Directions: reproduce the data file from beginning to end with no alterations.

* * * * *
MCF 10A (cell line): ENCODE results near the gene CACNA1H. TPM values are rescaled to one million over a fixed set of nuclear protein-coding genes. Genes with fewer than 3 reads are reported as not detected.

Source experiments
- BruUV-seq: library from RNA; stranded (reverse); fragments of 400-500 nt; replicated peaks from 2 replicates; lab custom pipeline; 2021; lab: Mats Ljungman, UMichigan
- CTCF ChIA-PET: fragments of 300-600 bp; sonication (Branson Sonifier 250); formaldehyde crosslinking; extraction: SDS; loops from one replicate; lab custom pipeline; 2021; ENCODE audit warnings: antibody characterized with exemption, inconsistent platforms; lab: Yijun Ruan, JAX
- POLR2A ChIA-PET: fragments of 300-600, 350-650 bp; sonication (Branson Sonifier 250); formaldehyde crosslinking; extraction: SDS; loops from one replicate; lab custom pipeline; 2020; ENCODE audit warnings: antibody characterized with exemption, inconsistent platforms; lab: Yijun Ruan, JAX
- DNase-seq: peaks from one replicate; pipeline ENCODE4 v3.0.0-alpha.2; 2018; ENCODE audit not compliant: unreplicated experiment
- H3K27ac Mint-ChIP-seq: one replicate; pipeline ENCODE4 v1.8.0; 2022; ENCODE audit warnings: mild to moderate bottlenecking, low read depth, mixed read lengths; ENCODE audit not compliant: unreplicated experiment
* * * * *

MCF 10A (cell line): ENCODE results near the gene CACNA1H. TPM values are rescaled to one million over a fixed set of nuclear protein-coding genes. Genes with fewer than 3 reads are reported as not detected.

Source experiments
- BruUV-seq: library from RNA; stranded (reverse); fragments of 400-500 nt; replicated peaks from 2 replicates; lab custom pipeline; 2021; lab: Mats Ljungman, UMichigan
- CTCF ChIA-PET: fragments of 300-600 bp; sonication (Branson Sonifier 250); formaldehyde crosslinking; extraction: SDS; loops from one replicate; lab custom pipeline; 2021; ENCODE audit warnings: antibody characterized with exemption, inconsistent platforms; lab: Yijun Ruan, JAX
- POLR2A ChIA-PET: fragments of 300-600, 350-650 bp; sonication (Branson Sonifier 250); formaldehyde crosslinking; extraction: SDS; loops from one replicate; lab custom pipeline; 2020; ENCODE audit warnings: antibody characterized with exemption, inconsistent platforms; lab: Yijun Ruan, JAX
- DNase-seq: peaks from one replicate; pipeline ENCODE4 v3.0.0-alpha.2; 2018; ENCODE audit not compliant: unreplicated experiment
- H3K27ac Mint-ChIP-seq: one replicate; pipeline ENCODE4 v1.8.0; 2022; ENCODE audit warnings: mild to moderate bottlenecking, low read depth, mixed read lengths; ENCODE audit not compliant: unreplicated experiment